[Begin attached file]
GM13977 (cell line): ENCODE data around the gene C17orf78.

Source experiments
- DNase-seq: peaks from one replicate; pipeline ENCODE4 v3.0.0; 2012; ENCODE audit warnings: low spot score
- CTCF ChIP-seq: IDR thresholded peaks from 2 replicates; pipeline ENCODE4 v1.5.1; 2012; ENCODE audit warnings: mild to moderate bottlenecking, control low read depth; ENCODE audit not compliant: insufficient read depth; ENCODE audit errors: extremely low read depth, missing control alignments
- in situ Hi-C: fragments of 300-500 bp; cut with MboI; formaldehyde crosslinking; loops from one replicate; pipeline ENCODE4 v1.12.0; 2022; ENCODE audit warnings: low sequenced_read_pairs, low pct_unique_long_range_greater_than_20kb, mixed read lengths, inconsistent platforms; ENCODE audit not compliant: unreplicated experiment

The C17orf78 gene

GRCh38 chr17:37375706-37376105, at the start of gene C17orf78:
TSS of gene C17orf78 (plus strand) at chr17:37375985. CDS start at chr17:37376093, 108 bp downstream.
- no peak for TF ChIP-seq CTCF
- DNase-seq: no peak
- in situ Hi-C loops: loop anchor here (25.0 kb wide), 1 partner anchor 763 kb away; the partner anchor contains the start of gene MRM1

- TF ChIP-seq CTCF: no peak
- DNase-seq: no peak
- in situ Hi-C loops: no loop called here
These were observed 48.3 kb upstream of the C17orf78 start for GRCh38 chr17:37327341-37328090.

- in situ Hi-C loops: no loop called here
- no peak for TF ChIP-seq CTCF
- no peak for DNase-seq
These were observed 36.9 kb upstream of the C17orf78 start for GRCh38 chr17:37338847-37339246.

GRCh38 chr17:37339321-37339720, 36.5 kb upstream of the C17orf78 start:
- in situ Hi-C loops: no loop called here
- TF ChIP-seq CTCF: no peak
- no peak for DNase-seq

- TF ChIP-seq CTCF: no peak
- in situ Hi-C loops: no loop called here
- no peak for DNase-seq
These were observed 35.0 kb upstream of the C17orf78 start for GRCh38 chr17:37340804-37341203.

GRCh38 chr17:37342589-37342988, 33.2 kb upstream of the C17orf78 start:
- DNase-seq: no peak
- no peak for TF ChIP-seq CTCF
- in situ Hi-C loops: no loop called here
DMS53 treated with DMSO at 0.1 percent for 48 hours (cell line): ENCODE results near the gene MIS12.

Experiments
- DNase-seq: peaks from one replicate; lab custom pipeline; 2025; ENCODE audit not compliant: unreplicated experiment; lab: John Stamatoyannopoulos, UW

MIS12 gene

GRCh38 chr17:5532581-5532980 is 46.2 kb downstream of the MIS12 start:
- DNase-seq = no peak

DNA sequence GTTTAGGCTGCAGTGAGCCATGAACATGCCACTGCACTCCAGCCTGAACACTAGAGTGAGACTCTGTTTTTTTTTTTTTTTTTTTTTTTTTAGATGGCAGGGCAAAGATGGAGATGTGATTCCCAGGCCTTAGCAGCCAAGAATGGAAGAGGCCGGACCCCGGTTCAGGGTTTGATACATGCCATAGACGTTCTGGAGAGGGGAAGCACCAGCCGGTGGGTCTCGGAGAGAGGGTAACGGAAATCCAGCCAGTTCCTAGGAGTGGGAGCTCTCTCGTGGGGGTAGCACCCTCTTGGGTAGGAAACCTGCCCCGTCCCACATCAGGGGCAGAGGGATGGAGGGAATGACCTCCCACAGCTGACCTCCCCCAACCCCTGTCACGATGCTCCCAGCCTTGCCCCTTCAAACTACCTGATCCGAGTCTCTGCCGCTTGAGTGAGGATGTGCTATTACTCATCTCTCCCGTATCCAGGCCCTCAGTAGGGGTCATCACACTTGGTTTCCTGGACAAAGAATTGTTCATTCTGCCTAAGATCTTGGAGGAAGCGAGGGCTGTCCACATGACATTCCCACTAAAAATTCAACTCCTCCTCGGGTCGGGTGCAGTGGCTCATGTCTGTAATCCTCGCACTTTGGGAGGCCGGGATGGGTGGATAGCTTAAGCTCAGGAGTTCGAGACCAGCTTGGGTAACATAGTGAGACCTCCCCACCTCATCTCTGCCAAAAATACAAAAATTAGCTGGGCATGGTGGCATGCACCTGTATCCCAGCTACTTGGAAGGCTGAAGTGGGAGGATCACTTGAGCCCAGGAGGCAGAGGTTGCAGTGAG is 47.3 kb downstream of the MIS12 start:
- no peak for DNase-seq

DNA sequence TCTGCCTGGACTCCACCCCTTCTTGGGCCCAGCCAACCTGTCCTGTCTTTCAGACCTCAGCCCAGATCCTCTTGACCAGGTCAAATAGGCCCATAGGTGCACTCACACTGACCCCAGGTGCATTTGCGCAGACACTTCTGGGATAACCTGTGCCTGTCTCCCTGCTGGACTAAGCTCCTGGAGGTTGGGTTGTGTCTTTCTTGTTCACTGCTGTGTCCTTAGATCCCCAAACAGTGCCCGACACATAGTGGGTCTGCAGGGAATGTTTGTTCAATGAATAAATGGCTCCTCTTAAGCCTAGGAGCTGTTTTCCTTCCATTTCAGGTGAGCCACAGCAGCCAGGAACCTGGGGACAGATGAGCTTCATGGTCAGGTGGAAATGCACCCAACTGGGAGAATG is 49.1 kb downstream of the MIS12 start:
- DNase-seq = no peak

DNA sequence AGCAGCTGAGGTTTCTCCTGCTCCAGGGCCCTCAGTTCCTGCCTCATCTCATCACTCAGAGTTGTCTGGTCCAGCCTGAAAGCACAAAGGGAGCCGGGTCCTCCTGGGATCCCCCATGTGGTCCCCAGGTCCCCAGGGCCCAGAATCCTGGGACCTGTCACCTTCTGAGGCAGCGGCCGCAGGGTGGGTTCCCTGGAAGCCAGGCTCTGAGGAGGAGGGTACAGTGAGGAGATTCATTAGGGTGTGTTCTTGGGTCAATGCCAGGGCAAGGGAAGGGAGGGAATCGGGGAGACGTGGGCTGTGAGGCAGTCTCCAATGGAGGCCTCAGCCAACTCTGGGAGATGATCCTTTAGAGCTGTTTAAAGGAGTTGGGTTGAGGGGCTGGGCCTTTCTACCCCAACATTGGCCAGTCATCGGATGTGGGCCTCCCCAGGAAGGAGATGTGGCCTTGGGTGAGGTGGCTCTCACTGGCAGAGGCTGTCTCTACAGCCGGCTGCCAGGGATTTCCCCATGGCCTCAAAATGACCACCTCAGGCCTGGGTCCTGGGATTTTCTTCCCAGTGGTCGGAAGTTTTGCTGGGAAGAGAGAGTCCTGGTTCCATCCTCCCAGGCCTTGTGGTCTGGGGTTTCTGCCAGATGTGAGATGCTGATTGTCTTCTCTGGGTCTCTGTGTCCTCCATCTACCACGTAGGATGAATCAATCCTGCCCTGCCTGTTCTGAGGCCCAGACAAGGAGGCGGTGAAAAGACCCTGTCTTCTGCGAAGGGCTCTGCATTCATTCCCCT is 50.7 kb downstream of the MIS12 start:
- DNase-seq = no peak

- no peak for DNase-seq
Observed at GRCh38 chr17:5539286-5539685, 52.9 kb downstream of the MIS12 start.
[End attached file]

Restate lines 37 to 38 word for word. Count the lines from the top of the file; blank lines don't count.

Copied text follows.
- DNase-seq = no peak

DNA sequence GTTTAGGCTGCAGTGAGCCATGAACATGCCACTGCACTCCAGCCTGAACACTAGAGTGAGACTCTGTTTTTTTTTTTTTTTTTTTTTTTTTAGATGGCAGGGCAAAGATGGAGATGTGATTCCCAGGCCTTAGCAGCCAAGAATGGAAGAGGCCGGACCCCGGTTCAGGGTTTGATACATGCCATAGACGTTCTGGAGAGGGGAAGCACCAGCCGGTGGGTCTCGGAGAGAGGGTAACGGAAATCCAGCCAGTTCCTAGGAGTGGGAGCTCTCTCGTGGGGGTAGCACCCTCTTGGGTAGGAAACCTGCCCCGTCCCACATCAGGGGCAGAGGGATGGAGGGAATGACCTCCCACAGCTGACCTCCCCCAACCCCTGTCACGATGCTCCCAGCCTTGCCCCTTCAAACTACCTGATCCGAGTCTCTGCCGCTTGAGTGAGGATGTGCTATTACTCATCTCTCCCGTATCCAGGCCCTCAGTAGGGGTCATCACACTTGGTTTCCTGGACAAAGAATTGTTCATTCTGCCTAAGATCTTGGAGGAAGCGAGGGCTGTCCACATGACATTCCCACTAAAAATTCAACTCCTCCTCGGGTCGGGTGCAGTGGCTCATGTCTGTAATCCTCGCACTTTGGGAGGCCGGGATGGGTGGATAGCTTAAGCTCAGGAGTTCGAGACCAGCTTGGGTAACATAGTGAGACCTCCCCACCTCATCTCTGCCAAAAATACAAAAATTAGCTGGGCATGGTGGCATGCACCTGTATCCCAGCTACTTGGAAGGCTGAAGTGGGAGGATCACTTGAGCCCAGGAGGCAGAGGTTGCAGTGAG is 47.3 kb downstream of the MIS12 start: